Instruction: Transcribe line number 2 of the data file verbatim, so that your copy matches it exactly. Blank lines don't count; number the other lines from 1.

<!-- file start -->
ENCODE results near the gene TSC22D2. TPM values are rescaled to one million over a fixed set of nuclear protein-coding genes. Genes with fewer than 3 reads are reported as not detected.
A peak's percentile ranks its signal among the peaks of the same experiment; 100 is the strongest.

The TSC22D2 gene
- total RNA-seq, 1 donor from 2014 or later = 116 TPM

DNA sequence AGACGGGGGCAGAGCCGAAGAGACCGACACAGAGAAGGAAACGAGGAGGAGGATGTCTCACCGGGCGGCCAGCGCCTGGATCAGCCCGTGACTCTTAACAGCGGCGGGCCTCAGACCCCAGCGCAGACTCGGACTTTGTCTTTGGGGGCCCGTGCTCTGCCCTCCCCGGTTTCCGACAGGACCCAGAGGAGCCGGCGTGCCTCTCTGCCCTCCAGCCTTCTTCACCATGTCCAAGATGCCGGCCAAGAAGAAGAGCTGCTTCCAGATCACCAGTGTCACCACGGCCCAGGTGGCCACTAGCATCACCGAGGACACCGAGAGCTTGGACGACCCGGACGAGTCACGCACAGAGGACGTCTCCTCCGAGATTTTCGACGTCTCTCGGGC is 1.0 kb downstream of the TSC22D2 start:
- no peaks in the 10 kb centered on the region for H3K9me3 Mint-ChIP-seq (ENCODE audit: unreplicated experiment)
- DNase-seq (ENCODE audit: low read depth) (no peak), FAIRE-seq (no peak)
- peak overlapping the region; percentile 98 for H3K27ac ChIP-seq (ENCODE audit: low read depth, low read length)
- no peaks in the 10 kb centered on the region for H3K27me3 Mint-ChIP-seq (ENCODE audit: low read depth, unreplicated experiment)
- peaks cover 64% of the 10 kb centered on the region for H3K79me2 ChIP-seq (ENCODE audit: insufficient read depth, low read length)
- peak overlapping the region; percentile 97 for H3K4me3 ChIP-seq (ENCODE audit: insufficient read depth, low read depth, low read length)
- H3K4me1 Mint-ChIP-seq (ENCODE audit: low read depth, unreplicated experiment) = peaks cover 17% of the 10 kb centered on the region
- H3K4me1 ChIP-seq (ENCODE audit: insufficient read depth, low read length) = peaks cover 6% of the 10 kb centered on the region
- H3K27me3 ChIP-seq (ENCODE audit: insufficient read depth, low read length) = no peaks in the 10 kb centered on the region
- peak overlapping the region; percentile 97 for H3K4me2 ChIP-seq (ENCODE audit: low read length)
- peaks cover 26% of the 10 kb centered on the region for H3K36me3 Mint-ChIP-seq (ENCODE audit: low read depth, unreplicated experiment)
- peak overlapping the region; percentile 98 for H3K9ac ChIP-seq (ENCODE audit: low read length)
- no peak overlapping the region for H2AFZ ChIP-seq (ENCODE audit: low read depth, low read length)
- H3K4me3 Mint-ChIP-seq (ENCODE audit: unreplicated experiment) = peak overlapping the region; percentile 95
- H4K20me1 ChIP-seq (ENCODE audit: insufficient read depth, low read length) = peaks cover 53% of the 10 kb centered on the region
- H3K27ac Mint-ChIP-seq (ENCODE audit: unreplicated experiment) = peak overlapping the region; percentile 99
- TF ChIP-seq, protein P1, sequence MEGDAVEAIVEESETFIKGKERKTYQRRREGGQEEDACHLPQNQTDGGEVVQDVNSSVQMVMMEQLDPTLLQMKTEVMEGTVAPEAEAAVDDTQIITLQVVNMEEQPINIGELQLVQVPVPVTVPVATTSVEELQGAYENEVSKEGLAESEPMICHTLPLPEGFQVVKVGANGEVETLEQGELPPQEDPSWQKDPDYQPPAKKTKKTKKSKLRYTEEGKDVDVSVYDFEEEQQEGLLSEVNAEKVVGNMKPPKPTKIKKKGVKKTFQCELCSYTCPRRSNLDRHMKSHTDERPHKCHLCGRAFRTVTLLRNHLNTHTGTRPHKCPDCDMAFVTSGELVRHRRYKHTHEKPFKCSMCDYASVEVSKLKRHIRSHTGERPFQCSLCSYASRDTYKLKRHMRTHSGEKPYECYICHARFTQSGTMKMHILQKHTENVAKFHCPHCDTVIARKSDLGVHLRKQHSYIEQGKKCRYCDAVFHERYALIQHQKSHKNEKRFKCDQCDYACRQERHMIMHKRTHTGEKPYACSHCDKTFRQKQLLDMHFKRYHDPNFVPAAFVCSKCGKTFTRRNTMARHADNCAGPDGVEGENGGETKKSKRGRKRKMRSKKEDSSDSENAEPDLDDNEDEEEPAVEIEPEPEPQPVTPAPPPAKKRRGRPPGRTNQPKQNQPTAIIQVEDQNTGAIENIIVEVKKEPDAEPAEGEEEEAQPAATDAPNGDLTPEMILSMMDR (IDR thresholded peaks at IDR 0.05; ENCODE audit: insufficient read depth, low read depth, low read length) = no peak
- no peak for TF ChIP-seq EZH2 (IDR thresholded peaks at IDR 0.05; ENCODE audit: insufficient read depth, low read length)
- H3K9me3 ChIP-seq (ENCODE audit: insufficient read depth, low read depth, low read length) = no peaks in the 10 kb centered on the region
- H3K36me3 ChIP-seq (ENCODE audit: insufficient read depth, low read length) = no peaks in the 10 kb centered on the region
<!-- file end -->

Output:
A peak's percentile ranks its signal among the peaks of the same experiment; 100 is the strongest.